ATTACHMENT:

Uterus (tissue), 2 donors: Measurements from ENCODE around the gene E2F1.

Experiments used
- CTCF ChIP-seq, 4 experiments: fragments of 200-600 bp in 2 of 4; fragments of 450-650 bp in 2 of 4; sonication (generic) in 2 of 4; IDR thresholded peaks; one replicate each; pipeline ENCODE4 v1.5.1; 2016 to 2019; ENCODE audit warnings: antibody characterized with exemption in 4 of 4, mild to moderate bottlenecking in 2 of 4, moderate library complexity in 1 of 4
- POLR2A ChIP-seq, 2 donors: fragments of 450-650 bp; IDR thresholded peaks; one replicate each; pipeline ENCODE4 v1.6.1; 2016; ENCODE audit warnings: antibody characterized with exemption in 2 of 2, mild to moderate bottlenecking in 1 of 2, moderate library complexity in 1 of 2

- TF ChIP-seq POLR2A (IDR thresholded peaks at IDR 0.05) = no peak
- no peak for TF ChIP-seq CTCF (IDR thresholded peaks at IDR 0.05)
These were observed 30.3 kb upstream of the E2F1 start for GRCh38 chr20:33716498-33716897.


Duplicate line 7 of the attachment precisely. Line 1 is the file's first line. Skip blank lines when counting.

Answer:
These were observed 30.3 kb upstream of the E2F1 start for GRCh38 chr20:33716498-33716897.